The bank market was the last to recover, but it has done so and quite dramatically. If you look at both tenors and pricing, which are the two metrics that everybody sees as the major barometers of the health of the bank market, tenors have gotten longer, and pricing has gotten lower.
How much bank financing is available for any single deal?
I’m going to say in the neighborhood of a billion and a half to two billion, depending of course on the asset. At the height of the crisis, I don’t even think it was even a billion.
What’s the price differential between now and the height of the crisis?
There always had been money for infrastructure available from the banks, which is a good thing. But the price was very high. It was Libor plus probably 350 to 400 [basis points], in some cases. The full component is probably now Libor plus 200-250. So, just like you’ve seen a huge recovery from the wider to the narrower spreads of the corporate market, you’ve seen a huge recovery in the wider spreads of the bank market to levels that are far more palatable to the borrowers.
So who would you say is winning now in the bank debt vs. bond debate?
I think it’s bank debt. But I think that’s probably going to change at some point soon to favor the bond market. Recently, though, it would have been very difficult to do an infrastructure bond deal in the midst of what was going on in the standard corporate bond market. Because what was going on in the standard corporate bond market was anything but standard. It was literally the largest volume that the debt market has ever seen. For an infrastructure bond to get the attention of the corporate buyers at that time would have been extraordinarily difficult.
Is that still the case?
The corporate bond market has certainly slowed down. Instead of having 18 deals a week, you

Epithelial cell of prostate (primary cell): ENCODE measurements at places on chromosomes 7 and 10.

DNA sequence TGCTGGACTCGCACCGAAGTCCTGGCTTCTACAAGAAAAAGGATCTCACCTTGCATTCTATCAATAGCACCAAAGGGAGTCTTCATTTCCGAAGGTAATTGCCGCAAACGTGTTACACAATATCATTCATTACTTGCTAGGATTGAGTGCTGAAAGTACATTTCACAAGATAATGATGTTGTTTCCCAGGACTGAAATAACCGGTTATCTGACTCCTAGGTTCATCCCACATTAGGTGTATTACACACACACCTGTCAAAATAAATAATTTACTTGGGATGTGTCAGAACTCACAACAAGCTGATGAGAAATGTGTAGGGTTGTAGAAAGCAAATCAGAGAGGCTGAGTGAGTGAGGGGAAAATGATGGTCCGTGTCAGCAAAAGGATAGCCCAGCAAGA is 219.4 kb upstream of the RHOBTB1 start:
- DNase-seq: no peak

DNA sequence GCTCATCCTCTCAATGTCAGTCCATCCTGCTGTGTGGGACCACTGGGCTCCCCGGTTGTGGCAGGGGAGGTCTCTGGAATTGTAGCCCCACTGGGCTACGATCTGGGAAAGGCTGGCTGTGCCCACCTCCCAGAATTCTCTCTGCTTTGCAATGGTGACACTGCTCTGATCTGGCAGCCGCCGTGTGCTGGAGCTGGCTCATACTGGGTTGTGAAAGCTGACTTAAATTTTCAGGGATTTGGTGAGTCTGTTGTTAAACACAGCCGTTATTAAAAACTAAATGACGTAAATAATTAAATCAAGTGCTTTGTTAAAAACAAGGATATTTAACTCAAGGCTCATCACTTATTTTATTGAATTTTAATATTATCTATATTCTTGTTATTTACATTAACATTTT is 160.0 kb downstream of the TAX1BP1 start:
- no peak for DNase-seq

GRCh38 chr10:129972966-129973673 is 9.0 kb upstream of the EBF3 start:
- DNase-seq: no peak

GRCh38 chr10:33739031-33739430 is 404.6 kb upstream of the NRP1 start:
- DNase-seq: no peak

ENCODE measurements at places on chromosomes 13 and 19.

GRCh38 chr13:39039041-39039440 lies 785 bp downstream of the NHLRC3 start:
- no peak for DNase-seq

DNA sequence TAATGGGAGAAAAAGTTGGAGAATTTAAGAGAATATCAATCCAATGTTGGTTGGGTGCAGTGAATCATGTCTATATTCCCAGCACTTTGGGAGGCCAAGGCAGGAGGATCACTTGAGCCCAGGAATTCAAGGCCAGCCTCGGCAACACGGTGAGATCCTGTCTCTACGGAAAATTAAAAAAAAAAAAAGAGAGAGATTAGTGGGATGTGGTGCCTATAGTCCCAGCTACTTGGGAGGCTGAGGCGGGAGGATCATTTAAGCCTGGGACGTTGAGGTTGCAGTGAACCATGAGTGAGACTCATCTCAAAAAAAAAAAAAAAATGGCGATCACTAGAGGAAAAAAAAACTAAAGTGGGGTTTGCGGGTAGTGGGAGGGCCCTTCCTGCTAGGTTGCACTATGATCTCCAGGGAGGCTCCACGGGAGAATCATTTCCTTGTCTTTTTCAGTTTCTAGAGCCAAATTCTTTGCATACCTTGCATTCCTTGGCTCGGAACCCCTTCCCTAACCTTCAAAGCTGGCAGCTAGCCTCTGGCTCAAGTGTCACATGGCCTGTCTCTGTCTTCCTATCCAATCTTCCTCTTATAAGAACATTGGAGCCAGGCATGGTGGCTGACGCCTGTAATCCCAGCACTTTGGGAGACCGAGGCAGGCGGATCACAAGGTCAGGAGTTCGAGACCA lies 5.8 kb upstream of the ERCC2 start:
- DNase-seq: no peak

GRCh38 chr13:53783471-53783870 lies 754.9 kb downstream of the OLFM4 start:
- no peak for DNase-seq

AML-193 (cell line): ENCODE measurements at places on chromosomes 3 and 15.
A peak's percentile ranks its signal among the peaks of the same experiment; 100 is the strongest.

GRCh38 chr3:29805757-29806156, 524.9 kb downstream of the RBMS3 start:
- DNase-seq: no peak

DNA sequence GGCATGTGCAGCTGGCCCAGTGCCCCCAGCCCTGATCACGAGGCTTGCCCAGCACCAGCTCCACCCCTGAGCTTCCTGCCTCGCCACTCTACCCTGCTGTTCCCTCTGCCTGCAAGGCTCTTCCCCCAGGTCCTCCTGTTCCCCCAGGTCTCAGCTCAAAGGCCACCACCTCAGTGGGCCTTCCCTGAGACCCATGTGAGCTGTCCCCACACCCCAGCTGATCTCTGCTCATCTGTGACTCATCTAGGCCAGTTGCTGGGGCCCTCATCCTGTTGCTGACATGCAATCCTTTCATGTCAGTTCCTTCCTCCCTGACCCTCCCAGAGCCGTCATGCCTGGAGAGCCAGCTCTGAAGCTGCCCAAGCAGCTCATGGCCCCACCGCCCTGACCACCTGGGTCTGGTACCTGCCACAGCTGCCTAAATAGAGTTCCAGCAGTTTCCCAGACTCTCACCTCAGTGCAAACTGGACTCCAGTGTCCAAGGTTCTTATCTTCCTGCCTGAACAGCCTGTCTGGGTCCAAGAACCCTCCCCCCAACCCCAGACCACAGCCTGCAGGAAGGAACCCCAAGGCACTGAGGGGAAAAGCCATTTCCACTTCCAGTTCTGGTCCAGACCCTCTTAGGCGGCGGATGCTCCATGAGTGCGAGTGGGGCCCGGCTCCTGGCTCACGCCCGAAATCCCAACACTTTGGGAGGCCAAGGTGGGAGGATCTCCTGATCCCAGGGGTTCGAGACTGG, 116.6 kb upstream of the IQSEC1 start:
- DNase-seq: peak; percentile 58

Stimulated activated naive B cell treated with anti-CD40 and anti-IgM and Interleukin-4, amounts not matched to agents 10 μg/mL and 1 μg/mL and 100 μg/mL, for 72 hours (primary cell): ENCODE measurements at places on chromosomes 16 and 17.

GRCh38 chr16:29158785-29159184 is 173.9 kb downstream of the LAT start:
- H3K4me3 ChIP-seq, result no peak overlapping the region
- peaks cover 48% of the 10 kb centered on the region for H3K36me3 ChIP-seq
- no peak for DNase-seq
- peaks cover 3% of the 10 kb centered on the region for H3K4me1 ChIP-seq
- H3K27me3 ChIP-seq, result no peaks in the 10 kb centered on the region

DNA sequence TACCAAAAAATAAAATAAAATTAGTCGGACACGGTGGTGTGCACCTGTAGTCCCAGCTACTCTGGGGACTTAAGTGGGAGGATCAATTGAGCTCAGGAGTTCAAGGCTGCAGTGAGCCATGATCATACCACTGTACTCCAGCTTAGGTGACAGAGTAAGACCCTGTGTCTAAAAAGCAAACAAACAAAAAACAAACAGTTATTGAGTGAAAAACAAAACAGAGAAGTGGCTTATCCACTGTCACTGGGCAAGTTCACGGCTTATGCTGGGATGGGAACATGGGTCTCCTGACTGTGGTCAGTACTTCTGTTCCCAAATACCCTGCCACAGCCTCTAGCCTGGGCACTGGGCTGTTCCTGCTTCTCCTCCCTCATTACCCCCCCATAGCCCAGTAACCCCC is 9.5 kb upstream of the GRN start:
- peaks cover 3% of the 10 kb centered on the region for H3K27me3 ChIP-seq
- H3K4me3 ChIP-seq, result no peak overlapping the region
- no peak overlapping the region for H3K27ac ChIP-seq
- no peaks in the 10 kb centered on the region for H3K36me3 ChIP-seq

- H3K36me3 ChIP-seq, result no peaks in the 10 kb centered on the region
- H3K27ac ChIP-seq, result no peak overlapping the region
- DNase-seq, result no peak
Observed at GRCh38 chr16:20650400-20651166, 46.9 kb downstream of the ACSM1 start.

The funds are being far more focused on what they could, or better yet, should buy
But now those corporate bond buyers can also buy the newly-introduced “Build America Bonds” . Should infrastructure investors embrace or be afraid of Build America Bonds?
If you’re talking about infrastructure investors making an investment in Build America Bonds, I don’t think they meet the standard equity infrastructure sponsors’ targets at all, if you look at the level at which they’re issued. So I think that might be a place where there’s a parting of the ways between infrastructure investors and the municipalities that issue them to finance their infrastructure. They are, if used for what they’re supposed to be, a marvelous invention, though, really for the issuing municipalities.
What is your outlook for the remainder of the year?
We think that if the distribution market comes back and there are more investors that are willing to take risk on their balance
Frankly, we were wrong
That’s been said before.
The difference is – back in 2006 and 2007 – where everybody expected this explosion of deals, frankly, we were wrong. What we should have expected was that infrastructure as an asset class was going to develop at its own pace with it's own characteristics and not necessarily as a mirror reflection of the activity during those first couple of years.